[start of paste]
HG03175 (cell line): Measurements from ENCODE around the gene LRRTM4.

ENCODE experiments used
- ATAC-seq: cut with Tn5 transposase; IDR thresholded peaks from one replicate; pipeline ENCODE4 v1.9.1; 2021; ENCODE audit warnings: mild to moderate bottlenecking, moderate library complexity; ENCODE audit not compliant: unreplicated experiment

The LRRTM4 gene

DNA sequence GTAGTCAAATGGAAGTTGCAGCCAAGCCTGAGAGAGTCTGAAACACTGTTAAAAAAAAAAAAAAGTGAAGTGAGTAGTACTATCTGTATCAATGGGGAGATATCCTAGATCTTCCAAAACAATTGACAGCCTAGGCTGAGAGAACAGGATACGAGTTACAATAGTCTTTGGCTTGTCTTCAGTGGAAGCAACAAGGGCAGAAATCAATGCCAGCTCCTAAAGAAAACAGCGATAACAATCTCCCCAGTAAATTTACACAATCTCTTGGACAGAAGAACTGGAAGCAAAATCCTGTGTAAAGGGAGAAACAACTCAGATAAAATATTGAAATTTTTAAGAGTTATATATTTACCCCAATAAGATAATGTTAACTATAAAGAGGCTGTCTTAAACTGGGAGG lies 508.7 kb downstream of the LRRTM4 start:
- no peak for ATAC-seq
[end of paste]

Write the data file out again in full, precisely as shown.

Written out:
HG03175 (cell line): Measurements from ENCODE around the gene LRRTM4.

ENCODE experiments used
- ATAC-seq: cut with Tn5 transposase; IDR thresholded peaks from one replicate; pipeline ENCODE4 v1.9.1; 2021; ENCODE audit warnings: mild to moderate bottlenecking, moderate library complexity; ENCODE audit not compliant: unreplicated experiment

The LRRTM4 gene

DNA sequence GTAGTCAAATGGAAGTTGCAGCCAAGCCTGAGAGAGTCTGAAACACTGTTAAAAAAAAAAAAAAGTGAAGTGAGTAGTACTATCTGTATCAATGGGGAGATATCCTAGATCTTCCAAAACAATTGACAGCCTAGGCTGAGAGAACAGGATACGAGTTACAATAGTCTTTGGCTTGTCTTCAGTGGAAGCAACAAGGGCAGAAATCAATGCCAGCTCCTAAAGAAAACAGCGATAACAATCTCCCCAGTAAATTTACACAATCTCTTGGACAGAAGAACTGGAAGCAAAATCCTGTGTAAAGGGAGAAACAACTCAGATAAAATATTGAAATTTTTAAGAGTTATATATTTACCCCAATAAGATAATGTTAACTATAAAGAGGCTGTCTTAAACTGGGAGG lies 508.7 kb downstream of the LRRTM4 start:
- no peak for ATAC-seq